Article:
In today’s post, I’ll use photography to make memories of the cherry tree that I grew up with since I was a little boy.
Many years ago I renovated the house of my grandma and with that also came a big garden full of trees. Every year, I am lucky to harvest fresh raspberries, apples, pears, cherries and many other fruits. It’s so wonderful to wake up in the morning and get yourself some fresh breakfast from the garden.
This was the garden when I inherited it. You can see parts of the huge cherry tree in the background
The biggest and probably oldest tree of all is my cherry tree. I remember climbing it when I was little. It brings a wonderful big shade during the hot days, and its fruits are so delicious.
You can see above how big my cherry tree was many years ago. The recent years’ thunderstorms and heavy rain hit really hard on the tree. It’s now missing about half of its branches on one side.
I always thought this giant beauty would outlive me for sure. But after the last visit from a gardener, I learned that the tree is probably completely hollow already. It will soon not be safe anymore to walk under it. That really made me sad because I have so many memories of this tree.
That was the moment when I realised that I wanted to capture a last memory on an ultra-large format ambrotype. I captured already a tintype of some cherry blossoms of this tree many years ago. and I am really glad that I did.
For this project, I brought my 12×16″ wooden Ultra Large Format came into my garden. Lenswise I decided to go with my 360mm Voigtländer Heliar universal.
I did a similar plate with the same setup last year when I captured the rebirth of one of my apple trees.
The tree looked like It was dying, but it grew out of itself again. When I thought it was dying, I gave it another year. And exactly in this year, it grew new branches. And yesterday, I had the first of its apples again for breakfast.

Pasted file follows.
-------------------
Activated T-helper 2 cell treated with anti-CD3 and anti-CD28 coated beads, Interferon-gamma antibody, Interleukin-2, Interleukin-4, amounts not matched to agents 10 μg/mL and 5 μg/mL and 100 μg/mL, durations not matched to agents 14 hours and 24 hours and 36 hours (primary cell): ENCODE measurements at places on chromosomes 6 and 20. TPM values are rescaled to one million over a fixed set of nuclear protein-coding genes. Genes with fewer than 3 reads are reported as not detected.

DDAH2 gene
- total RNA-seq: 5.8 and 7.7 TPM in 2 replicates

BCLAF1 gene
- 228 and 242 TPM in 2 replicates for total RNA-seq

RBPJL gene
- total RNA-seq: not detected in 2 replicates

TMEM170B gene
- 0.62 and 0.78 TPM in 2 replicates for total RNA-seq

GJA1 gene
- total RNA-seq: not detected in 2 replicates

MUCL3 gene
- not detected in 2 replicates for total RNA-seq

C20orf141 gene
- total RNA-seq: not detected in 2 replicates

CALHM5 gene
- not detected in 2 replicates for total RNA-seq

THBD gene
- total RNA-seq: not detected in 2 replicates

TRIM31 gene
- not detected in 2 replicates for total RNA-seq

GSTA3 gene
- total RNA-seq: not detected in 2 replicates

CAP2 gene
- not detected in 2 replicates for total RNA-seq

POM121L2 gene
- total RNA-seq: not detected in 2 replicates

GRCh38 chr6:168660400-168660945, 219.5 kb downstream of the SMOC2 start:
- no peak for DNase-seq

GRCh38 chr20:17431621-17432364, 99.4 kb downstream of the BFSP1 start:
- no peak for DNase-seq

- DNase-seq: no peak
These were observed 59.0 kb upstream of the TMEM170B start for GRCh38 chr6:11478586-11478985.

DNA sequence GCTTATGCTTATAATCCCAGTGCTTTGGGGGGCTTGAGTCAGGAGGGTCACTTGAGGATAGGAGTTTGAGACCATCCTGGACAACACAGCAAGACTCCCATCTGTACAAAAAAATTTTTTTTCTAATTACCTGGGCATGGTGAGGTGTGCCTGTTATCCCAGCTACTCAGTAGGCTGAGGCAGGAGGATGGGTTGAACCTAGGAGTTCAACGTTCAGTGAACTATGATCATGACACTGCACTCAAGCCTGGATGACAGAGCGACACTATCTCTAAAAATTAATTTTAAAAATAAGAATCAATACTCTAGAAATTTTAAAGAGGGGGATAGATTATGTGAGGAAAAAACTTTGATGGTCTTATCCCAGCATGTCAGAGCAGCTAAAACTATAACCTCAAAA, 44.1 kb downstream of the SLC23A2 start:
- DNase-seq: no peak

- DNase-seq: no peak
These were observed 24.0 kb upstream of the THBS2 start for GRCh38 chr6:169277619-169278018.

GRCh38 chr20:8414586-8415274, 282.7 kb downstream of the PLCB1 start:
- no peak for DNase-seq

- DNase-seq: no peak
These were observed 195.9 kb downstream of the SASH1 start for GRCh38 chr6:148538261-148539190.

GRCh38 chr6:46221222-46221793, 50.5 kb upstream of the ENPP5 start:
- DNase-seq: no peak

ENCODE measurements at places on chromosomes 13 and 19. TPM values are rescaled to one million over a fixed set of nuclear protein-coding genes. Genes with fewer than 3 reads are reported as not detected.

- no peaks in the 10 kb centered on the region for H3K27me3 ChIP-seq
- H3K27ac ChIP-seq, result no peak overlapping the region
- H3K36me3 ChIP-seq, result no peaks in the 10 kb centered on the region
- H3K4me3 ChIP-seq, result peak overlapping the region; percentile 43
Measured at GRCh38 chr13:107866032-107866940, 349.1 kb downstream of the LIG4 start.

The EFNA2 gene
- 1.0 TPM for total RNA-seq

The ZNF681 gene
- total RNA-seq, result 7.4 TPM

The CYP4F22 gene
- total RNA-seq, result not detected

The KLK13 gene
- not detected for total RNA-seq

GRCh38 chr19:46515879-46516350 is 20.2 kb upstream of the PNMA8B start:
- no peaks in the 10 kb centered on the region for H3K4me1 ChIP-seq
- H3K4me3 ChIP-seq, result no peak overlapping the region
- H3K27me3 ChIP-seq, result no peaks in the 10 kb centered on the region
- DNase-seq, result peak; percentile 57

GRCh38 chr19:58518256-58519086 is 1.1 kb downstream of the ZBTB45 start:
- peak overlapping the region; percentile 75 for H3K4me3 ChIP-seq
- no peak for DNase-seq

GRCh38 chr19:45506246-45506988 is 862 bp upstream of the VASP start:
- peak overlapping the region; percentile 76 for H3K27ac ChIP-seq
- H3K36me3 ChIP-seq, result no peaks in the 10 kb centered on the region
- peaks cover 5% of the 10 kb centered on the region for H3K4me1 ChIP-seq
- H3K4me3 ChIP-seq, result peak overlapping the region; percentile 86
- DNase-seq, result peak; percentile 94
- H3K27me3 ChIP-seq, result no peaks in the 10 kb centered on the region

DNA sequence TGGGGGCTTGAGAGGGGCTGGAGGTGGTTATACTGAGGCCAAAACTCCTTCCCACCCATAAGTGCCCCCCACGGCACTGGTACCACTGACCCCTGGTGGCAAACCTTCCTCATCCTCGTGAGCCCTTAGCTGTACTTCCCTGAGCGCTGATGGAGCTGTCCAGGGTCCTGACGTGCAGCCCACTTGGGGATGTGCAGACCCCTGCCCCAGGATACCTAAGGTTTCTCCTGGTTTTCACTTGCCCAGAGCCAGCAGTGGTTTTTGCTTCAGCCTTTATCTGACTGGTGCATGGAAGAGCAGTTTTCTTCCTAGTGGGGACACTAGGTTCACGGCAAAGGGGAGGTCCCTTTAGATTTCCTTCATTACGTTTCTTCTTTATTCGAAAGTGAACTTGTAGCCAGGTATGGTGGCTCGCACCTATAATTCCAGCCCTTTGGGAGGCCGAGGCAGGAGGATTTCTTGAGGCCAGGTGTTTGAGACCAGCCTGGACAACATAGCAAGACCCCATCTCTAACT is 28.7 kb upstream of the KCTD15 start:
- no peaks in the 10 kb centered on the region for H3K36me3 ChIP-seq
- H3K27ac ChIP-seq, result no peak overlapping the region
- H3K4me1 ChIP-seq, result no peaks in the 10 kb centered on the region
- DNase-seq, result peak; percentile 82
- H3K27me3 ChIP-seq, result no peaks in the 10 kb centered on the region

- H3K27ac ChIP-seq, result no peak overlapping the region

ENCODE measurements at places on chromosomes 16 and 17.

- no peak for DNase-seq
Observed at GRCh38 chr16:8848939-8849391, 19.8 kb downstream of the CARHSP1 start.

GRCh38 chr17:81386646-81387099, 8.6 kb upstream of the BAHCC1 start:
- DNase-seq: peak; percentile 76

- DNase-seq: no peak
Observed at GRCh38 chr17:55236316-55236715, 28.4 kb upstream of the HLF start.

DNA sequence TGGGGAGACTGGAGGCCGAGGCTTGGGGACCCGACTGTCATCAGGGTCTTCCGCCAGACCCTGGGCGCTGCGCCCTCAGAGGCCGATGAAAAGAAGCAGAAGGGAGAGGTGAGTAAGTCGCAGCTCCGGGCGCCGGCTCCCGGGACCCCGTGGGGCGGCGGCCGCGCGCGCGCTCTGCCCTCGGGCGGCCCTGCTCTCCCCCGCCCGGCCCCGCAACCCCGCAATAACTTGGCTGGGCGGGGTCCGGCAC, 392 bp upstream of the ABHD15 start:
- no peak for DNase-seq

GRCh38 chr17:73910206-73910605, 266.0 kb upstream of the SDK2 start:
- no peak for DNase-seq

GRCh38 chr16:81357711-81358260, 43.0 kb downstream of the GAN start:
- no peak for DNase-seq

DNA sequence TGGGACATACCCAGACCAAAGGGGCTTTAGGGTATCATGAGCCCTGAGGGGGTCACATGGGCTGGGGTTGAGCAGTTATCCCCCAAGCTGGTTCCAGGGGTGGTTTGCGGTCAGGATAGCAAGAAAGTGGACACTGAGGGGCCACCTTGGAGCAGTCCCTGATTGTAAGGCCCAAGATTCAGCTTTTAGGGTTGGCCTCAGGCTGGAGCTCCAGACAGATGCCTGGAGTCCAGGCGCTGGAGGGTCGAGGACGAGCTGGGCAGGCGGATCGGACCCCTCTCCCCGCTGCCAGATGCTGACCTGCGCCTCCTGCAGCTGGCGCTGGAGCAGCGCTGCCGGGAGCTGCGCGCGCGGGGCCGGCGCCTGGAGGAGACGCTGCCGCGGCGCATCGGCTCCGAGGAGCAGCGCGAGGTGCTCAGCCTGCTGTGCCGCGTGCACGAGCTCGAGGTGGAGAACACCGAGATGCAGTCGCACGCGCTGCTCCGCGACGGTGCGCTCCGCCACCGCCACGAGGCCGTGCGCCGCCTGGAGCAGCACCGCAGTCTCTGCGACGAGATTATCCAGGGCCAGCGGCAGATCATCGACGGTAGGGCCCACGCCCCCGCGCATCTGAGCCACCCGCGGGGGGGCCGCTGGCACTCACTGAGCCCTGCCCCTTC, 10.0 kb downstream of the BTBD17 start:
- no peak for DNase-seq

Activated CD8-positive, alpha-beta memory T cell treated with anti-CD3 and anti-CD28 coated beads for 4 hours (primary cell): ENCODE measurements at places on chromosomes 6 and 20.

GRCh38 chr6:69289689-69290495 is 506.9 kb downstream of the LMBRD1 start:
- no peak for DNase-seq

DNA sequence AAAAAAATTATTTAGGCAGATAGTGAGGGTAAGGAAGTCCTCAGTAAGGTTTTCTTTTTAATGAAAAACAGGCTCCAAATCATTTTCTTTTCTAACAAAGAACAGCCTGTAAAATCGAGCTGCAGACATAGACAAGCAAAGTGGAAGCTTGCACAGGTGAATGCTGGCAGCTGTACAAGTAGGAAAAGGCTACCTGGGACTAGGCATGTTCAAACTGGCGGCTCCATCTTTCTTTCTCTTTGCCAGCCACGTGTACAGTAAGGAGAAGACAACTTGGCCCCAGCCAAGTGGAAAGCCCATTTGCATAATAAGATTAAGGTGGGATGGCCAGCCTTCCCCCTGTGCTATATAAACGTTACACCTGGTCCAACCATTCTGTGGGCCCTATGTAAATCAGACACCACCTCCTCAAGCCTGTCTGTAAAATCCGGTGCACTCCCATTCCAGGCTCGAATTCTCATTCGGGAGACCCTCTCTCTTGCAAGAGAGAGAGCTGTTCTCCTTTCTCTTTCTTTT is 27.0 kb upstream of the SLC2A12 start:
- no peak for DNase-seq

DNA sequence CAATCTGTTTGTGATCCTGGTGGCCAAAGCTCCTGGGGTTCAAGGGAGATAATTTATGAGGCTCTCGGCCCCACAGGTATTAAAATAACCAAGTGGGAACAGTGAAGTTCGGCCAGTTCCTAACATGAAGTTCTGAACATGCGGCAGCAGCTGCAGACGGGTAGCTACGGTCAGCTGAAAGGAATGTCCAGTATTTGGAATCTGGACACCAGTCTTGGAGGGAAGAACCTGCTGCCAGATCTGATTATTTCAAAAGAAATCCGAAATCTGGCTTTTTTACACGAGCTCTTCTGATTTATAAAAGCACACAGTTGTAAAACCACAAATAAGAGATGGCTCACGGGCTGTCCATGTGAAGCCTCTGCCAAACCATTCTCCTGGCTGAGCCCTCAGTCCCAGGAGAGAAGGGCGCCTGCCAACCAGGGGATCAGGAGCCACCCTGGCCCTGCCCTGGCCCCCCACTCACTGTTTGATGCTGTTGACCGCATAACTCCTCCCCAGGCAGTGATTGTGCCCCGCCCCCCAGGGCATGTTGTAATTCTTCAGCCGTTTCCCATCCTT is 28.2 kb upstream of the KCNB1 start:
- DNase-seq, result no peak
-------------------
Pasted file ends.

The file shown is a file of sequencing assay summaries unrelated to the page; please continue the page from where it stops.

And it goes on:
I exposed the apple tree ambrotype for the trunk of the tree to get a bright look. With that, I get lots of solarization where the branches touch the sky, and I think this looks great on glass plates.
But for the cherry tree, I wanted to do things a bit differently. That’s why I used a very old collodion, an old developer and a stronger fixer. With overexposing again, this should give me a warmer look with again lots of polarization.
The wet plate process is mostly seeing blue light, and that’s why the sky is easily overexposed. I really love how this turned out.
Maybe you ask yourself why I exposed for the tree trunk in both of these images. If I would have exposed for the green leaves or thin branches, the ambrotypes would have been much more contrasty, you may think. My thoughts are, that the trunk is one of the most important parts of the tree. If it gets hollow, there is a great chance that the tree will die.
As always, I did a scan of the plate to have kind of a copy of it. If you want to know more about this huge scanner, have a look here.
I always try to get the scan as close to the real thing, but to see the light reflecting on the silver when it hits the glass plate is not something you can not replicate in a scan.
This will be a memory that lasts forever. To see these two plates side by side, please check the end of my video, a photo or scan just won’t do justice. For me, the apple tree plate stands for a new beginning, and the Cherry tree plate for the end.
I am really sad that the tree must go. But where life ends, there will be a new one. After it is gone, I will plant a new cherry tree there. And for sure I will do some plates of it. portrait (c) Michael Liebert
I chose these portrait of me here because it fits perfectly into this story. Some time ago, I booked a portrait session with Michael Liebert. He knew that I was connected to my garden and this tree. That’s why he chose to take my portrait there. And now, this portrait is the perfect fit for my story today.
About the Author
Markus Hofstätter is a professional portrait, events and sports photographer based in Austria. He has a passion for analogue and wet plate photography. He loves travelling to visit new places and meeting new people. You can find out more about him on his website or blog, follow his work on Instagram or Facebook or reach out to him through Twitter. You’ll find his prints here, some awesome merch here, and you can support him on Buy Me a Coffee and Patreon. This article was also published here and shared with permission.